Presenter:LEHENY, David (Professor, Graduate School of Asia-Pacific Studies, Waseda University)
Presentation Theme:Cheer Up, Vietnam: Beto-chan, Doku-chan, and the Emotional Politics of Narrative
In 1986, the conjoined twins Nguyen Viet and Nguyen Duc (nicknamed Beto-chan and Doku-chan in the Japanese media) were flown to Tokyo to receive medical treatment. Viet and Duc were almost certainly victims of Agent Orange, the chemical weapon used by the United States military during the Vietnam War to destroy forest cover used by communist guerrillas and their supporters to hide from American air and ground attacks. After their return to Vietnam later that year, they remained in the Japanese media, and the Japanese Red Cross provided support for the surgical procedure to separate them in 1988. Nguyen Duc survived and largely recovered from the surgery, traveling to Japan numerous times, including most recently in 2017 as a visiting lecturer at Hiroshima International University, but his brother Viet died in 2007, having never regained full consciousness from the 1988 surgery.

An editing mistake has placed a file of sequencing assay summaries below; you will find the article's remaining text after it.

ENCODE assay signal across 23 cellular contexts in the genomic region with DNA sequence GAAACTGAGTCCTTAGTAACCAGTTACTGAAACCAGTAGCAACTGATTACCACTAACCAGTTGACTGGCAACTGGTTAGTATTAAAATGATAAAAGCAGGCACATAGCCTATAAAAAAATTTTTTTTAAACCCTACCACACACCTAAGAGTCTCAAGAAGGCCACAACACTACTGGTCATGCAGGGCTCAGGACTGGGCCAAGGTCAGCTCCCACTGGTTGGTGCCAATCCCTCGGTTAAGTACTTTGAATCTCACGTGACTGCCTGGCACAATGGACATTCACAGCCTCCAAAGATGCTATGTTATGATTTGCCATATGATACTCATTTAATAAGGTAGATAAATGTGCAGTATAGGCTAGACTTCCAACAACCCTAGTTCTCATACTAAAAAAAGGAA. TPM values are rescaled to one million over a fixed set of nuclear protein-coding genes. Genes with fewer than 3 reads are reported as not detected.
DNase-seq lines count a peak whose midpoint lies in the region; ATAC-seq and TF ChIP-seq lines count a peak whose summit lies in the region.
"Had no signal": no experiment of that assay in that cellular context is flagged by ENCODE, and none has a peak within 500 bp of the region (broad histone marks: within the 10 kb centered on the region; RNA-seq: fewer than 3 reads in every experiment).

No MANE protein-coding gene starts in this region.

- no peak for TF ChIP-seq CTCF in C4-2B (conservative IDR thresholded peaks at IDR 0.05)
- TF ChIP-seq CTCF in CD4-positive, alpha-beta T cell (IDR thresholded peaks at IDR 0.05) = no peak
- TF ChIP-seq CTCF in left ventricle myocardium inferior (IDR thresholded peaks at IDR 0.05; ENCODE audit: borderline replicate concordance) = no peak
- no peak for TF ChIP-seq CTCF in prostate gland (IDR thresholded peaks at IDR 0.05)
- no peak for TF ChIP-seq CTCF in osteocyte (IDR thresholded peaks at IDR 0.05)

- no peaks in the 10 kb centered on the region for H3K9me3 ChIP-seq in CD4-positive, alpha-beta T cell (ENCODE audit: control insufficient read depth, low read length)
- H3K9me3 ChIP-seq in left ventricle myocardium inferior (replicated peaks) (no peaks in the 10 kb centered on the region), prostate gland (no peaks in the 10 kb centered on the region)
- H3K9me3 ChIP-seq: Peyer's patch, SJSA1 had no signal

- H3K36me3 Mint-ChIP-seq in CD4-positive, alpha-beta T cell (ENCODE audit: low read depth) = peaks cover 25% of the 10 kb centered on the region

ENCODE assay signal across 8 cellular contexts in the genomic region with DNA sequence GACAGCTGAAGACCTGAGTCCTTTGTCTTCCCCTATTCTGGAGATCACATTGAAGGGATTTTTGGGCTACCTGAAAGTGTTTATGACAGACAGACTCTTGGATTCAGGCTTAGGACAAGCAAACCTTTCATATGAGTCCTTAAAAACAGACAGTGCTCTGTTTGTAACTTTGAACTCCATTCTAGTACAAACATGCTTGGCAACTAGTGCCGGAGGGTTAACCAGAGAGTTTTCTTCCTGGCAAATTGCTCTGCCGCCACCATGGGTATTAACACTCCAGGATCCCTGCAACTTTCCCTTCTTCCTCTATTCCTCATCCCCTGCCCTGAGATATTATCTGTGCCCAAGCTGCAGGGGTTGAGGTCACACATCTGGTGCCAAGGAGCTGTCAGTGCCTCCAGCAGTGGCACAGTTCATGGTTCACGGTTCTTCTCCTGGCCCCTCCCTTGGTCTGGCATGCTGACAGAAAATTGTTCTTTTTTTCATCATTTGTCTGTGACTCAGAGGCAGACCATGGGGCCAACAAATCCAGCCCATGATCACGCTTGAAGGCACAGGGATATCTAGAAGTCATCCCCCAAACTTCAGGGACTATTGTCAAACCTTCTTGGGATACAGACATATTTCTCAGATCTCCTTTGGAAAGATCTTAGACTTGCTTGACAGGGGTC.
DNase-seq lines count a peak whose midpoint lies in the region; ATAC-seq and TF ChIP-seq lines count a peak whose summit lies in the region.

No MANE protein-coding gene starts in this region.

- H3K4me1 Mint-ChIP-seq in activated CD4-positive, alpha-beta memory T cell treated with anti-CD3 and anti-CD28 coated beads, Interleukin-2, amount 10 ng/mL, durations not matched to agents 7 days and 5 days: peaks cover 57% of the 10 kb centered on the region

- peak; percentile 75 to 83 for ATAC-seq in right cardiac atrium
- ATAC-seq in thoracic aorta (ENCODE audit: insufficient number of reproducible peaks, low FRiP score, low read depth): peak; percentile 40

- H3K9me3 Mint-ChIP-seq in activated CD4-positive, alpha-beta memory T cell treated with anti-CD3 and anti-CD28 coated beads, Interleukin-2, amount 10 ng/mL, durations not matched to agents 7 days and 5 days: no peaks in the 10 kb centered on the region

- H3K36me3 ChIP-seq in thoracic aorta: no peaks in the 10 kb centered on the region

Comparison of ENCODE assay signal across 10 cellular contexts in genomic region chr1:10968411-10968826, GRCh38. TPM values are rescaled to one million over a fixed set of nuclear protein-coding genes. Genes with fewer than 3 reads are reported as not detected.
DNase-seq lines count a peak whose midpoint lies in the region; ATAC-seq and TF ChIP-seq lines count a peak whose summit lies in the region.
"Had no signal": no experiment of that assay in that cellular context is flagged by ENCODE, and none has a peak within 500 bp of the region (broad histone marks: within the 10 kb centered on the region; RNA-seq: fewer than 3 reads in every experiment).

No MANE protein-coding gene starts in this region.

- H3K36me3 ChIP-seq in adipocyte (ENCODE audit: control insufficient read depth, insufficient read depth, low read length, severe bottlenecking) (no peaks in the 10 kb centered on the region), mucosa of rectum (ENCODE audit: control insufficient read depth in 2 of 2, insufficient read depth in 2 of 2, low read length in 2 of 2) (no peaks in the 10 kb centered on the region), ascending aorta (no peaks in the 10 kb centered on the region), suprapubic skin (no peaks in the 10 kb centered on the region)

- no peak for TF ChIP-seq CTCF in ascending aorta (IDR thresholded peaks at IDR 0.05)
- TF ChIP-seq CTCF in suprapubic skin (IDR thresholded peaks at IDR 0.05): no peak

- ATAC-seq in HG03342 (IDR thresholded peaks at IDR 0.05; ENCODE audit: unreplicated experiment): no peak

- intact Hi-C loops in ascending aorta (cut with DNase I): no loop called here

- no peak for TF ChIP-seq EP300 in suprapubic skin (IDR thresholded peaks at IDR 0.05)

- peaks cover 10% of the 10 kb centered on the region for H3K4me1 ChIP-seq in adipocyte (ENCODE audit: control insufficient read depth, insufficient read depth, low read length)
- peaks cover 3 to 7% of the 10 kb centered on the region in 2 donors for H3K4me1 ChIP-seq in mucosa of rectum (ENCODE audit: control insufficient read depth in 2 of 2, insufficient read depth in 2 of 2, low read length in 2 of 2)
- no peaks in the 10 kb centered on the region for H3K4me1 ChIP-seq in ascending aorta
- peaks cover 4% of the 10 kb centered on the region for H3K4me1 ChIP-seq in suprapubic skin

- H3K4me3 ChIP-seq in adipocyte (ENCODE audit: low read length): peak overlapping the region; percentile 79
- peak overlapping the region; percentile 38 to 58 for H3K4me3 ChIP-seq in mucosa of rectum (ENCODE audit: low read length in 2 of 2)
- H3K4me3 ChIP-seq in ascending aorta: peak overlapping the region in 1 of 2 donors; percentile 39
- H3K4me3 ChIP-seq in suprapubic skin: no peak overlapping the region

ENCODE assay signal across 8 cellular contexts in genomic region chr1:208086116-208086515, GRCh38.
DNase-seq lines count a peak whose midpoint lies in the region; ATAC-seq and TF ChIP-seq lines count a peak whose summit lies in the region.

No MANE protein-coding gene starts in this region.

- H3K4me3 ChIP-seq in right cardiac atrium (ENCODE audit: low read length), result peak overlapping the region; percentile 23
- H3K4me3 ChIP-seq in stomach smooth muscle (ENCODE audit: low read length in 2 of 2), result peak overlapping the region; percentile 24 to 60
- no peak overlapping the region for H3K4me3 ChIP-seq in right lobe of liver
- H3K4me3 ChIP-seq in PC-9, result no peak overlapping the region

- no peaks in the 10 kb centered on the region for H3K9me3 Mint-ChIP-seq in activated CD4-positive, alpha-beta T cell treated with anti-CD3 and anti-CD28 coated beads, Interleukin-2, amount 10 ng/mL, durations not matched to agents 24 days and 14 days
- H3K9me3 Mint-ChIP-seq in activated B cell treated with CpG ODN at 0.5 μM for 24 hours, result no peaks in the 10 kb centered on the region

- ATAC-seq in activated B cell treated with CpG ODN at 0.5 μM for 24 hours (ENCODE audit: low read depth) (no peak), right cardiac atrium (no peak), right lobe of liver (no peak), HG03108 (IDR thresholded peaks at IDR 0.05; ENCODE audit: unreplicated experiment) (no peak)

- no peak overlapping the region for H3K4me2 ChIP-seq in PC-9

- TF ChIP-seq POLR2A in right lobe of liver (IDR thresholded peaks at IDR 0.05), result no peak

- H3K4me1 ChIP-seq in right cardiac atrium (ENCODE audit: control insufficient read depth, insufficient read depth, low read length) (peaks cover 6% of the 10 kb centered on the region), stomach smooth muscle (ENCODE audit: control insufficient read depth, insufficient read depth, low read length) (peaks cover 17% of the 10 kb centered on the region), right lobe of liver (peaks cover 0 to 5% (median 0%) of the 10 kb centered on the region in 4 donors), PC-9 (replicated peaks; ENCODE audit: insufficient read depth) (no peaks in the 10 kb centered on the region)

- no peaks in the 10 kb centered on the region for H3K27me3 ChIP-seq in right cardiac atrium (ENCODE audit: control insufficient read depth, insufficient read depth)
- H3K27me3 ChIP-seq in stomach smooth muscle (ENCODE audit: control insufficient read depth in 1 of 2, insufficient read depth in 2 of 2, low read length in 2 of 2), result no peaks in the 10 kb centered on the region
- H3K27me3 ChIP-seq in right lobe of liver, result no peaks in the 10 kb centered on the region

This lecture is drawn from Leheny’s forthcoming book on emotions and politics (Cornell University Press, 2018), and it focuses on the way in which a postwar narrative that situated Japan between the United States and Asia helped to shape the emotional representation of the Viet-Duc story. It pays attention to the political interests and goals of the activists and writers who brought Viet and Duc to public attention in Japan, while then addressing their symbolic role in a widening set of debates and discussions.